Several species in the genus Cryptococcus
are facultative intracellular pathogens capable of causing disease associated with high mortality and morbidity in humans. These fungi interact with other organisms in the soil, and these interactions may contribute to the development of adaptation mechanisms that function in virulence by promoting fungal survival in animal hosts. Fungal adhesion molecules, also known as adhesins, have been classically considered as cell-surface or secreted proteins that play critical roles in microbial pathogenesis or in biofilm formation as structural components. Pathogenic Cryptococcus
spp. differ from other pathogenic yeasts in having a polysaccharide capsule that covers the cell wall surface and precludes interactions of those structures with host cell receptors. Hence, pathogenic Cryptococcus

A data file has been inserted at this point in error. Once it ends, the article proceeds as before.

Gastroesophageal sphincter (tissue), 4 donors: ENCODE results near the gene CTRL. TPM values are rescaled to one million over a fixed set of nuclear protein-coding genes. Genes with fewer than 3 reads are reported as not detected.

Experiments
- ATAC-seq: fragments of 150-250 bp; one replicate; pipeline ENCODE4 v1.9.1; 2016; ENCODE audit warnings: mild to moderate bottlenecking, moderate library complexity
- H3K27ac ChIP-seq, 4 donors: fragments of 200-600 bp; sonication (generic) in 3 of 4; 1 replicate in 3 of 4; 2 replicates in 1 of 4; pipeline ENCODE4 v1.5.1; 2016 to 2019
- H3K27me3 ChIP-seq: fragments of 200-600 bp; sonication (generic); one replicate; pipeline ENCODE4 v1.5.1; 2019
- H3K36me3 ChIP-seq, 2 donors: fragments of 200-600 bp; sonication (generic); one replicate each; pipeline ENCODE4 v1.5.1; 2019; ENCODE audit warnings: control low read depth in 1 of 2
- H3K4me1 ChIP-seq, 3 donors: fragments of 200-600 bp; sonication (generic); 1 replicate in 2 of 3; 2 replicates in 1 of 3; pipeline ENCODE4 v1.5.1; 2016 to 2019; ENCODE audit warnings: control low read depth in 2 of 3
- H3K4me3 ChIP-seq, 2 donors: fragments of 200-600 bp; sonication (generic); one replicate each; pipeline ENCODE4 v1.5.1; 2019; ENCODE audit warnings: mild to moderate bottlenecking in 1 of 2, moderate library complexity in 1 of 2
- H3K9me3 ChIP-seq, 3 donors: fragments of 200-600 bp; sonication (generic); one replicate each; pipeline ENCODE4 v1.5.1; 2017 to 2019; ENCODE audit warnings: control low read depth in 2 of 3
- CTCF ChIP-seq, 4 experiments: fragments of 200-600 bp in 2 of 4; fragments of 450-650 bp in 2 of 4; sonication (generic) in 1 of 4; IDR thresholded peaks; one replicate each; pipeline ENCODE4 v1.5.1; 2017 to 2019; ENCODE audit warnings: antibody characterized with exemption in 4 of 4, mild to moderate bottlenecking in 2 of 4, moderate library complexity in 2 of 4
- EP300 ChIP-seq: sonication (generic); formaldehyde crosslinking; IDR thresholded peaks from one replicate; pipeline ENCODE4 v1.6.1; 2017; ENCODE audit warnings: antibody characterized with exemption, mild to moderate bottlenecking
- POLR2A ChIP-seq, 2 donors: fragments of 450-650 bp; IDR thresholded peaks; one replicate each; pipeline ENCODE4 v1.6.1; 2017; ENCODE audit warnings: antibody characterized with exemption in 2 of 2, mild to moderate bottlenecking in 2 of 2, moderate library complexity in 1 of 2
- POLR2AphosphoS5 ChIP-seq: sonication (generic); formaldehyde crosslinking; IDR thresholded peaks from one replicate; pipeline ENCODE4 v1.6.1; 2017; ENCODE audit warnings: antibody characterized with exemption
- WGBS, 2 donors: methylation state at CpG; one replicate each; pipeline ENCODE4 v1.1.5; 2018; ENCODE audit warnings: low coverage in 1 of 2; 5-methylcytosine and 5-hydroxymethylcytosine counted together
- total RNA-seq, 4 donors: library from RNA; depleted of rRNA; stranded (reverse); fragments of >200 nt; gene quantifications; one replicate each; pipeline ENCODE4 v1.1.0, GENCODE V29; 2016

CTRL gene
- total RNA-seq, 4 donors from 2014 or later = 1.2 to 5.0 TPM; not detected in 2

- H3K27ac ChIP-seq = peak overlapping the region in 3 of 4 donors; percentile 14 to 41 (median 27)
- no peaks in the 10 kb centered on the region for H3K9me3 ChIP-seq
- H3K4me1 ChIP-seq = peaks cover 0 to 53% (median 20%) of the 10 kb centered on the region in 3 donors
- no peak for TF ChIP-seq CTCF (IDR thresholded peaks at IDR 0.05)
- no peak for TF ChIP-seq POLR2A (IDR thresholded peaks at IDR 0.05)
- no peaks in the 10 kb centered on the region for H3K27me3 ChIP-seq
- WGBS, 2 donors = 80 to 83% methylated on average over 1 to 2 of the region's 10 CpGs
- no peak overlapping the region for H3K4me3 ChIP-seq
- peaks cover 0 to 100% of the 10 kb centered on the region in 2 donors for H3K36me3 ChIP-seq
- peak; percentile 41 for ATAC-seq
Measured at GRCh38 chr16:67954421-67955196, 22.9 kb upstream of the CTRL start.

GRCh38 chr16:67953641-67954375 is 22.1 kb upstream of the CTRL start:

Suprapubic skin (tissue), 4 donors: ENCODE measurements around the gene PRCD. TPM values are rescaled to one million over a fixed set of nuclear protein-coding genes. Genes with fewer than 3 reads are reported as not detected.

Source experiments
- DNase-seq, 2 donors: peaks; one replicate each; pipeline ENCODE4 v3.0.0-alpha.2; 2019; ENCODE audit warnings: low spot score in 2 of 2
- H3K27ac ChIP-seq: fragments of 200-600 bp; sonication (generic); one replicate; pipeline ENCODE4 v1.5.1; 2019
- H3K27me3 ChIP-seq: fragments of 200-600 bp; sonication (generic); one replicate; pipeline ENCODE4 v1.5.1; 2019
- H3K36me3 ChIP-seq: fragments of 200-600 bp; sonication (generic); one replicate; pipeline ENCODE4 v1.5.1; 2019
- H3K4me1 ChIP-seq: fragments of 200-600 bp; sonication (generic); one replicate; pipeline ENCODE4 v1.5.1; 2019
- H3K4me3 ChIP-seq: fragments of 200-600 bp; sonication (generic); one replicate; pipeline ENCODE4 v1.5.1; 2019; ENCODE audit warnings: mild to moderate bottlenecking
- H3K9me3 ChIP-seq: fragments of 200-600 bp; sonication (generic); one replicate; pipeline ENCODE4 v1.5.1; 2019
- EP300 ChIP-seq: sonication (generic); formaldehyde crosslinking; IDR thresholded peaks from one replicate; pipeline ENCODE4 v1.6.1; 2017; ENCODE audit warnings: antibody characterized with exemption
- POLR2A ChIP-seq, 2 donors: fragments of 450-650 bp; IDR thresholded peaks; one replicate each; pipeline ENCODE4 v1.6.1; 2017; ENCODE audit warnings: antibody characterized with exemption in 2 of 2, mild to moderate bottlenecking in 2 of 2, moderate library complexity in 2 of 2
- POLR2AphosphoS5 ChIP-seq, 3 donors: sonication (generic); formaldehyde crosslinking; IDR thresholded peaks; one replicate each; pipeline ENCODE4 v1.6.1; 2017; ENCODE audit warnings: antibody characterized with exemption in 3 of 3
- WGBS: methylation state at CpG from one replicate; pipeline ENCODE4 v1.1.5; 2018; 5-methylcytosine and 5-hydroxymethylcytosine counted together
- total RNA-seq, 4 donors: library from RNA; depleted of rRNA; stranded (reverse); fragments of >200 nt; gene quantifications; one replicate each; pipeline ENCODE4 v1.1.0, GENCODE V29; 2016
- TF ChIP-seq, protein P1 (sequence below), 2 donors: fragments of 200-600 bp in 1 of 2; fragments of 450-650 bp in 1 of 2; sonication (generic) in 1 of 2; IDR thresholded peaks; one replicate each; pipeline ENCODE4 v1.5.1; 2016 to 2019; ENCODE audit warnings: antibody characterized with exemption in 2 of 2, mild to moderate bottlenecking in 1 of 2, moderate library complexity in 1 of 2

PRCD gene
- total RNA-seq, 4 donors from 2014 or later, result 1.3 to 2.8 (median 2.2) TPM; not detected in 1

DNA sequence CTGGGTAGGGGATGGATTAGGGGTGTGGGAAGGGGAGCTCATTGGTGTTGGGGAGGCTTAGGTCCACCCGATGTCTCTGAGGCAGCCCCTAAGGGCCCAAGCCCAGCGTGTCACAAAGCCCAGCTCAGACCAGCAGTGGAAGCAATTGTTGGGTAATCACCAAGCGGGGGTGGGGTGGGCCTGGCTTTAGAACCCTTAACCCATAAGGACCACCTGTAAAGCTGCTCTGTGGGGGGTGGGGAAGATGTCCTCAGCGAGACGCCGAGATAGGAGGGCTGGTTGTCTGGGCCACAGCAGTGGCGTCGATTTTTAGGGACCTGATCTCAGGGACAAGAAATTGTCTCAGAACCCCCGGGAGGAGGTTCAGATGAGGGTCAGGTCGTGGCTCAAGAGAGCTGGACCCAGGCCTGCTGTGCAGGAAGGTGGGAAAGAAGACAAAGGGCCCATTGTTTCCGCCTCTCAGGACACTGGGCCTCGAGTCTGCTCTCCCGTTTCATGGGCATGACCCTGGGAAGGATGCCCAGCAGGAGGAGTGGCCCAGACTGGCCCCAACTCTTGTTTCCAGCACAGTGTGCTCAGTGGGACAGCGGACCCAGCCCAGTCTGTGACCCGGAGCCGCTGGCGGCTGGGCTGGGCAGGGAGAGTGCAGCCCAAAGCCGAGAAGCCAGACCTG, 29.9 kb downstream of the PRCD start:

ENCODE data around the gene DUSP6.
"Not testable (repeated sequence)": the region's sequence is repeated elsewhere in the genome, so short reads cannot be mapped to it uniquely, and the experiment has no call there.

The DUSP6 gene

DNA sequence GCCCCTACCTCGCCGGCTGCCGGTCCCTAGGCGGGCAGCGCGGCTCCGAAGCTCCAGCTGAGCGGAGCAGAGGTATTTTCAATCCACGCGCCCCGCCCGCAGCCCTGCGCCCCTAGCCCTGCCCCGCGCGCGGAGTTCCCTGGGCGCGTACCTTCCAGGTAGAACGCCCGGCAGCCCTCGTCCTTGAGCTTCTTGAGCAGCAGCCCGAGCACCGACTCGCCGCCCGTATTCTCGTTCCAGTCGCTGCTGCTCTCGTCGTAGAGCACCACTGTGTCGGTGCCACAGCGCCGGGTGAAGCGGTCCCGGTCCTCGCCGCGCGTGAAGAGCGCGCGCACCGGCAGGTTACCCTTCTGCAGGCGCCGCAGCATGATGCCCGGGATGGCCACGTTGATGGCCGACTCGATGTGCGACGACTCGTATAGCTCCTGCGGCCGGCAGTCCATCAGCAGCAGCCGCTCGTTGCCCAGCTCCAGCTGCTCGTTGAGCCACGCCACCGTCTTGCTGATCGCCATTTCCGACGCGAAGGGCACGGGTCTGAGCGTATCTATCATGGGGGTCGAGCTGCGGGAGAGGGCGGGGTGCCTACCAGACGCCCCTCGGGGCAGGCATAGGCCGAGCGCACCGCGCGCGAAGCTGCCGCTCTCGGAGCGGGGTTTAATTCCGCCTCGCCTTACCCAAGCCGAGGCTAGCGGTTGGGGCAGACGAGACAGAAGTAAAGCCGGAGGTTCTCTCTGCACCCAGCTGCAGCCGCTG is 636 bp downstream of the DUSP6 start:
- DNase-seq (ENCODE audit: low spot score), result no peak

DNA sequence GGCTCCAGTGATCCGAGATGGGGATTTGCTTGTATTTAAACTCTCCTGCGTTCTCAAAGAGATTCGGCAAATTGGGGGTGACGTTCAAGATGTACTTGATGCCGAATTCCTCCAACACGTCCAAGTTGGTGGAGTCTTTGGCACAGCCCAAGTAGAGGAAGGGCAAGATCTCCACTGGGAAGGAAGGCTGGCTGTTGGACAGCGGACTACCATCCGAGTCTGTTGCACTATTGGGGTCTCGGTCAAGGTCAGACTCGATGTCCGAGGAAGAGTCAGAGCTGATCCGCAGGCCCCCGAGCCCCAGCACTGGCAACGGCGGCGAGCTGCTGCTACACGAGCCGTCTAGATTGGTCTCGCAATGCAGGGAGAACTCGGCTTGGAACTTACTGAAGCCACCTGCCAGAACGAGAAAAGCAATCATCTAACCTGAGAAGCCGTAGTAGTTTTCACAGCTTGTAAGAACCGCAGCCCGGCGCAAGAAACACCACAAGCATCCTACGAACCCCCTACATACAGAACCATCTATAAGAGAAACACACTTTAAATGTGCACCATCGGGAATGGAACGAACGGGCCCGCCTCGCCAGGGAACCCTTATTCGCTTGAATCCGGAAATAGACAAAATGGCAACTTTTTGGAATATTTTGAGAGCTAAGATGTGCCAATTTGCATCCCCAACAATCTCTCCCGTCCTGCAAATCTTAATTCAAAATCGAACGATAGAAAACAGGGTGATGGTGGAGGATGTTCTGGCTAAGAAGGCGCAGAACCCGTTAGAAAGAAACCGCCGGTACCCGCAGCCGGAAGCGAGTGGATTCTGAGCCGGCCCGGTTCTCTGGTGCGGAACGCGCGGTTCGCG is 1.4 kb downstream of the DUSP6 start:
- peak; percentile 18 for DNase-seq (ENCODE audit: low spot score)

spp. use unconventional tools for surface attachment. In this essay, we review the unique traits and mechanisms favoring adhesion of Cryptococcus
spp. to biotic and abiotic surfaces. Knowledge of the traits that mediate adherence could be exploited in the development of therapeutic, biomedical, and/or industrial products.
This is an open access article distributed under the Creative Commons Attribution License
which permits unrestricted use, distribution, and reproduction in any medium, provided the original work is properly cited